History in Review
How to Read Egyptian Hieroglyphs
Revised Edition. A Step-by-Step Guide to Teach Yourself. By Mark Collier and Bill Manley. (Berkeley, University of California Press: 1998. Pg. ix, 179. Illustrated) ISBN: 0-520-23949-0.
Reviewed by Herbert White - August 26, 2003
When I was a young lad, I was fascinated with Egyptology and had grandiose visions of being an intrepid archaeologist who fought off hordes of bad-guys (a la Indiana Jones) while making remarkable discoveries that would rewrite history. As I grew up I became a bit more pragmatic, and settled upon a career in engineering rather than archaeology. I have also tried to stay away from as many bad-guys as possible! However I have never lost my love of early Egyptian History, and I expect that my wonder at the engineering marvels created by the ancient Egyptians played a major role in my desire to become an engineer.
I consider myself a bit (ok a bit more than a bit) of an Ancient Egyptphile, and I'm always intrigued when a new book about Egyptology is released. Hence, I was thrilled when I was asked to review Mark Collier and Bill Manley's newly revised book, How to Read Egyptian Hieroglyphs. This is a step-by-step guidebook that enables you to teach yourself how to read Egyptian Hieroglyphs.
Not only is this an excellent teach-yourself textbook, but it is also lavishly illustrated with actual inscriptions. According to the text, by the time you are finished with the book, you will be able to go to any museum and read the inscriptions found on the type of ancient Egyptian monuments that most often found in modern museums. Plus you'll also be able to read ancient Egyptian texts. I've not worked my way through the entire book yet, but the chapters that I've complete so far lead me to believe that the authors are being factual in with their claim - and I look forward to being able to read Ancient Egyptian like a pro!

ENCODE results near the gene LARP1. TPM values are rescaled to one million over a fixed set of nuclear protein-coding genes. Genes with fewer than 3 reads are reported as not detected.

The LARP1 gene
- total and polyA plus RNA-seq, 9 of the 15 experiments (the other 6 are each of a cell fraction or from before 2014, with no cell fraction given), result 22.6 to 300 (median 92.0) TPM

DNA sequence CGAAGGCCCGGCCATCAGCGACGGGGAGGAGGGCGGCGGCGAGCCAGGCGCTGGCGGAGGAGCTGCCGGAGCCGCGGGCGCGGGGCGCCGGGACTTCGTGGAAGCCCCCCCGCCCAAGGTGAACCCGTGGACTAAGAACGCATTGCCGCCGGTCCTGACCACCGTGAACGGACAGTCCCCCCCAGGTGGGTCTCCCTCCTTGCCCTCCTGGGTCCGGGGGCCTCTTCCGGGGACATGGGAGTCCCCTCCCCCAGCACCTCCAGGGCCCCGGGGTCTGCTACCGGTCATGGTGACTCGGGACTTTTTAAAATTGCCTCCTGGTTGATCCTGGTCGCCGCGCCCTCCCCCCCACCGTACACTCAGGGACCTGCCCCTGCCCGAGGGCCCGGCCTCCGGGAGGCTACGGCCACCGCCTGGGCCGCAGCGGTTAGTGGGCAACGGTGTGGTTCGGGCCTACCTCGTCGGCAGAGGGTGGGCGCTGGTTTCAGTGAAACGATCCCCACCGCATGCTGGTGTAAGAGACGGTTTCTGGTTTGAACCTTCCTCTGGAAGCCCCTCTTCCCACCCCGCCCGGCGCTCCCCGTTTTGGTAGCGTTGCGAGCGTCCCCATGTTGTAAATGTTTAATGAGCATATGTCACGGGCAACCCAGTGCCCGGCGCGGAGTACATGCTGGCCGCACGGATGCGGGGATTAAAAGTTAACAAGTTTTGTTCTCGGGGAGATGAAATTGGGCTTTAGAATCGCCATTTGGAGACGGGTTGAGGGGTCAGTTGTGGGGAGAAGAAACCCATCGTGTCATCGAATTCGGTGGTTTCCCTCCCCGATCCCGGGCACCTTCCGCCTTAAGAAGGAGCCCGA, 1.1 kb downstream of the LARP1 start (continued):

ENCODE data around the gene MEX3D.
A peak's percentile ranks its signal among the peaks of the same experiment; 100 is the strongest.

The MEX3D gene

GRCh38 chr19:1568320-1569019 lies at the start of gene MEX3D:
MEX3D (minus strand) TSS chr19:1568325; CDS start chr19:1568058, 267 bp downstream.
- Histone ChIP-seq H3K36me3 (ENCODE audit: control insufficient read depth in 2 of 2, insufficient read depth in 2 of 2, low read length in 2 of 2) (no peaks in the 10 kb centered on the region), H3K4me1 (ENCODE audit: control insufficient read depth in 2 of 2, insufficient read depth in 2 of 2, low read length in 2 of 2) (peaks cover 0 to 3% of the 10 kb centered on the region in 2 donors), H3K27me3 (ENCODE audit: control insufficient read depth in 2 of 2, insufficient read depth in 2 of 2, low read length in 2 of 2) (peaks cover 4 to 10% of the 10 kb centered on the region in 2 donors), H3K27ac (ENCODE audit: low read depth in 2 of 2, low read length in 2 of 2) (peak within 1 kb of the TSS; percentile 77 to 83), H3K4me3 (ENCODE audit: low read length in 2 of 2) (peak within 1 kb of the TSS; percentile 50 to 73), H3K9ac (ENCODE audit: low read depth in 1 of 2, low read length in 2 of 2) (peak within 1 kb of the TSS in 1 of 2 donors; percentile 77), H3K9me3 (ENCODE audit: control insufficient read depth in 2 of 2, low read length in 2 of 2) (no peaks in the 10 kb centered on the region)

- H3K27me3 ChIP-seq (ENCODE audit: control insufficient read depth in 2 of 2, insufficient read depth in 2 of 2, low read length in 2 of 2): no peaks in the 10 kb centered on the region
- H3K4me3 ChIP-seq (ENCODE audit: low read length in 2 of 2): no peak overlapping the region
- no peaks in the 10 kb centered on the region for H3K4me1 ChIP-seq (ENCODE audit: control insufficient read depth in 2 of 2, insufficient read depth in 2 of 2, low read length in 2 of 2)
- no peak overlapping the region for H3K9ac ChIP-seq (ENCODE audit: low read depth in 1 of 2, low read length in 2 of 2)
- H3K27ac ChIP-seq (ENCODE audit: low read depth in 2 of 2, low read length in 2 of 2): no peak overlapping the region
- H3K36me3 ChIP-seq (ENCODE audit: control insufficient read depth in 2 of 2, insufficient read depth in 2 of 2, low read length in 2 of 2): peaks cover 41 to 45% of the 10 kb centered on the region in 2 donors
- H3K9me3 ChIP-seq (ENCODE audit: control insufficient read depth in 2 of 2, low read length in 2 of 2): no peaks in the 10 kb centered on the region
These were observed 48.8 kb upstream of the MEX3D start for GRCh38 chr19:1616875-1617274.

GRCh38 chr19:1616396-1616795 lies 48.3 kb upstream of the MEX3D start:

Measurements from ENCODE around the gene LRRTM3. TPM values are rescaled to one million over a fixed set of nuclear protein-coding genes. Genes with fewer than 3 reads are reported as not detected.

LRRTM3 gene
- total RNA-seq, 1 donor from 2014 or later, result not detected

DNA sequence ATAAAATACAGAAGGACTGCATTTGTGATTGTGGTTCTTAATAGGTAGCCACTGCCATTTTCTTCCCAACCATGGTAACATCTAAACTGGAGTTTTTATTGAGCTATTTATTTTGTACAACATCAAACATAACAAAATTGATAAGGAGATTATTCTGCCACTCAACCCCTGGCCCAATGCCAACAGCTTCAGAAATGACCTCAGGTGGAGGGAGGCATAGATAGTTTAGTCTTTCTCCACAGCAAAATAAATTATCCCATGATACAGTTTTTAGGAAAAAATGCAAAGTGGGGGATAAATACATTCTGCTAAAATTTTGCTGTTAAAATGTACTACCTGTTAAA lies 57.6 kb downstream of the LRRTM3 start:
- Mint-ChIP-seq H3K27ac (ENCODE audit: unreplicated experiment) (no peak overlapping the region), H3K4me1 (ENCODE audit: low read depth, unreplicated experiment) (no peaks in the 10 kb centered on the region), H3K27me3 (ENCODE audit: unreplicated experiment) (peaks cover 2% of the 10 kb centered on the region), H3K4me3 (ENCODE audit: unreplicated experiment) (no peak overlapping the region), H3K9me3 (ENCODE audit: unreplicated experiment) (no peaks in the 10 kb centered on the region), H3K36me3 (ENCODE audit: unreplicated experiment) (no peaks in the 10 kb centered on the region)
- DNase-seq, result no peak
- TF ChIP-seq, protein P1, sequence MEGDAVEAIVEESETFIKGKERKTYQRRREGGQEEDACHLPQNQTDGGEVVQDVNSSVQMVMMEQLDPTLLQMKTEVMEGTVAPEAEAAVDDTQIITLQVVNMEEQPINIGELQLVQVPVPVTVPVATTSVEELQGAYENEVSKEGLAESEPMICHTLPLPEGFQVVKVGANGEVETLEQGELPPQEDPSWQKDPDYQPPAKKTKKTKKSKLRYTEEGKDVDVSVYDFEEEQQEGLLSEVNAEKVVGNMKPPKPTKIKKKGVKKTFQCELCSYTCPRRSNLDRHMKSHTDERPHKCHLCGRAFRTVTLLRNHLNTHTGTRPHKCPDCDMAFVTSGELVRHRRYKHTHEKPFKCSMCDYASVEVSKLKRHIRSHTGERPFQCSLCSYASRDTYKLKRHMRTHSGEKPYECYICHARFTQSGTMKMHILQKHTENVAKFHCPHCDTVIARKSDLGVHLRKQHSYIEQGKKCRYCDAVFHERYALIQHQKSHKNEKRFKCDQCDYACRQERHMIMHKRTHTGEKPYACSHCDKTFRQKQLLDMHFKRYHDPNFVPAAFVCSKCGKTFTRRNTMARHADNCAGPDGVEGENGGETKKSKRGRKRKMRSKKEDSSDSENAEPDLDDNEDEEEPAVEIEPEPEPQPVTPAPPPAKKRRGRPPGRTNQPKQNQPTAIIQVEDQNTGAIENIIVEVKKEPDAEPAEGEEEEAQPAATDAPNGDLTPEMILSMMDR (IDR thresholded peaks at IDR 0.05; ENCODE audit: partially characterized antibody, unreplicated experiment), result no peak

The authors based this book upon their years of experience teaching university students how to read hieroglyphs. Designed specifically for beginners studying on their own, this book guides you through the fundamentals of the language and provides some background information on Egyptian history to help you understand the context in which the hieroglyphs were originally used. In addition to teaching you the various anceint Egyptian glyphs, this text also explains how to pronounce the glyphs, basic grammar and sentence structure, fundamentals of hieroglyphic script, and how the hieroglyphs are transliterated into English. Throughout the text are exercises designed to give you practice in reading the glyphs and to test your understanding of what you have studied. An answer key for the exercises can be found at the end of the book.
How to Read Egyptian Hieroglyphs is a must have for any amateur Egyptologist. It will also serve college students just beginning their study of Egyptian hieroglyphs. The lessons are well designed and easy to follow, and with practice you should be able to read Ancient Egyptian in very little time. In the process of working through this book you will also gain insights into the political and religious organization, and the history, of Ancient Egypt.
This book includes a complete list of the individual glyphs that the Egyptian's used, as well as an Egyptian-English vocabulary section. Also included is a reference guide that outlines the basic principles of Ancient Egyptian grammar. Once you have mastered the material in this excellent book, you'll want to keep it on hand as a valued reference book.
Write Your Own Egyptian Hieroglyphs, by Angela McDonald.
Lavishly illustrated, this is a marvelously informative and fun to read book that will introduce novice Egyptologists to the fundamentals of reading and writing Egyptian hieroglyphs.
An Introduction to the Study of the Maya Hieroglyphs, by Sylvanus Griswold Morley.
An introductory text on reading and understanding the Maya glyphs, calendar, and writing system.
Questions or Comments? Send an email to:
Copyright © History in Review 2001 - 2017 All Rights Reserved